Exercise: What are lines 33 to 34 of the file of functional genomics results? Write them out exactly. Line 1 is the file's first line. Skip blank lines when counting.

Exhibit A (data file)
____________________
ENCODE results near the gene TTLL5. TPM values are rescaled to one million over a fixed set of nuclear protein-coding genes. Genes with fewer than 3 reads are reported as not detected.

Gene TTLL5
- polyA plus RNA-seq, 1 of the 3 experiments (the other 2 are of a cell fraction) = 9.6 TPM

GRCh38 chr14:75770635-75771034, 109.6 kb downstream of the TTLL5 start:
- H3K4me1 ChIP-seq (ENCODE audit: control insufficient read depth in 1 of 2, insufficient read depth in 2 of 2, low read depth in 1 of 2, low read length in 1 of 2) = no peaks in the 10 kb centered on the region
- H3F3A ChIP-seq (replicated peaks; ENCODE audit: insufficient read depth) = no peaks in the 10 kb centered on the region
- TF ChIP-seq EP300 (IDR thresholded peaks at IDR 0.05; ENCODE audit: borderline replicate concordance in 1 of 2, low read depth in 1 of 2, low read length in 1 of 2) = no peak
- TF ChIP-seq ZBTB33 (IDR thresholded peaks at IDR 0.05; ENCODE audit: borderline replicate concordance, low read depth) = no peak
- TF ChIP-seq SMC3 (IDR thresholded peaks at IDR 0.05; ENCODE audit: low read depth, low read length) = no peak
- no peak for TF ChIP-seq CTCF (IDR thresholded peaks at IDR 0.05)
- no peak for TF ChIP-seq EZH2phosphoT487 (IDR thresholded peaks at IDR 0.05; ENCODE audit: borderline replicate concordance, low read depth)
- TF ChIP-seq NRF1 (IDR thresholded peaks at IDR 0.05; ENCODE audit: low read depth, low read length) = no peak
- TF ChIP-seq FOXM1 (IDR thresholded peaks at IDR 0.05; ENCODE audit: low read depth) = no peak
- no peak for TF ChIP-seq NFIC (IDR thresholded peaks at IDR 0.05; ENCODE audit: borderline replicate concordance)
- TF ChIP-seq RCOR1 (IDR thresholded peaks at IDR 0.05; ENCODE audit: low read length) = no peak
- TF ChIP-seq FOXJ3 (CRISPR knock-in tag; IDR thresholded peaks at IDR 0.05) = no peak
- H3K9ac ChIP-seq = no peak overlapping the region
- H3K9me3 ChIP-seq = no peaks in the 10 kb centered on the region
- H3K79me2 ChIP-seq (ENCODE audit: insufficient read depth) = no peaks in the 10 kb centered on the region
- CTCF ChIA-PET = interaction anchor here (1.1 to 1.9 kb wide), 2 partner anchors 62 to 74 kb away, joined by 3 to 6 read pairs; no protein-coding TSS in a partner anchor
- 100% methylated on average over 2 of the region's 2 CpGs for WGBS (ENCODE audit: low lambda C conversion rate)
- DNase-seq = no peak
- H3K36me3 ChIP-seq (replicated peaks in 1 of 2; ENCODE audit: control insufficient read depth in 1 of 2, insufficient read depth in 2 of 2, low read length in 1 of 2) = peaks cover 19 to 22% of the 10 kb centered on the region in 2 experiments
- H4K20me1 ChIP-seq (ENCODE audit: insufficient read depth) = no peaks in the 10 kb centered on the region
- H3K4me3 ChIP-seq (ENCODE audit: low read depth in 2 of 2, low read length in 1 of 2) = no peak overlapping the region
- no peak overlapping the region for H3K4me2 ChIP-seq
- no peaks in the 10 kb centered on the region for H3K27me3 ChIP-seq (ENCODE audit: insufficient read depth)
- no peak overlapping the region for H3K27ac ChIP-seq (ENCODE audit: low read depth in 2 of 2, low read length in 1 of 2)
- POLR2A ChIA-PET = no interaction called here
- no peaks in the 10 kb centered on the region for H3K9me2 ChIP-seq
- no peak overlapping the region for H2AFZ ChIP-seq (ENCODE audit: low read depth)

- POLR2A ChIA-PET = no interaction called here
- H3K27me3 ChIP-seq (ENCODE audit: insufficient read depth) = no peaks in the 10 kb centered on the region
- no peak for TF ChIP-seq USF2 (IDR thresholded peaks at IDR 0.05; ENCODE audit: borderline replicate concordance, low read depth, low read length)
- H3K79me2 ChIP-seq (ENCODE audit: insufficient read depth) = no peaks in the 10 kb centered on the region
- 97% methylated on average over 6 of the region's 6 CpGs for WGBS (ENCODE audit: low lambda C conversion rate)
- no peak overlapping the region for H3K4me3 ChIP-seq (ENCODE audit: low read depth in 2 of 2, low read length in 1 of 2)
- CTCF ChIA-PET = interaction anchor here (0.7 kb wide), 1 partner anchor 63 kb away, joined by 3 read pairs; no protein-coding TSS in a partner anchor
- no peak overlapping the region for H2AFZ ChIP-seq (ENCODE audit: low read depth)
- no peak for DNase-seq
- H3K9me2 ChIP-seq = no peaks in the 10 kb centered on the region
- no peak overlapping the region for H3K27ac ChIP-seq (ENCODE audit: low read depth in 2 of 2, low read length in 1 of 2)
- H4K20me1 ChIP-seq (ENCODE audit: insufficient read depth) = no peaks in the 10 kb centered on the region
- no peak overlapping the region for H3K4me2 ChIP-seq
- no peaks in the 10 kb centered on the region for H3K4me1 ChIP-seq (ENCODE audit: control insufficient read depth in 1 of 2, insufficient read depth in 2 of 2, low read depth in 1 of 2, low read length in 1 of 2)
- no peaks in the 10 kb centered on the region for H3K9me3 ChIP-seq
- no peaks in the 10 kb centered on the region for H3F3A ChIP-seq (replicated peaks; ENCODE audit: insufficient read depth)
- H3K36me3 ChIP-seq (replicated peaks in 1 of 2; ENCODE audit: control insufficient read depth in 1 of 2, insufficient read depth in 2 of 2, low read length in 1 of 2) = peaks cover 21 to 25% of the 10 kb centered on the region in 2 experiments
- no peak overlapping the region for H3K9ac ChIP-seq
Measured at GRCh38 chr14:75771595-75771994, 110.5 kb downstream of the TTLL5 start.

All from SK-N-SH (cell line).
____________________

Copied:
- H3K27me3 ChIP-seq (ENCODE audit: insufficient read depth) = no peaks in the 10 kb centered on the region
- no peak for TF ChIP-seq USF2 (IDR thresholded peaks at IDR 0.05; ENCODE audit: borderline replicate concordance, low read depth, low read length)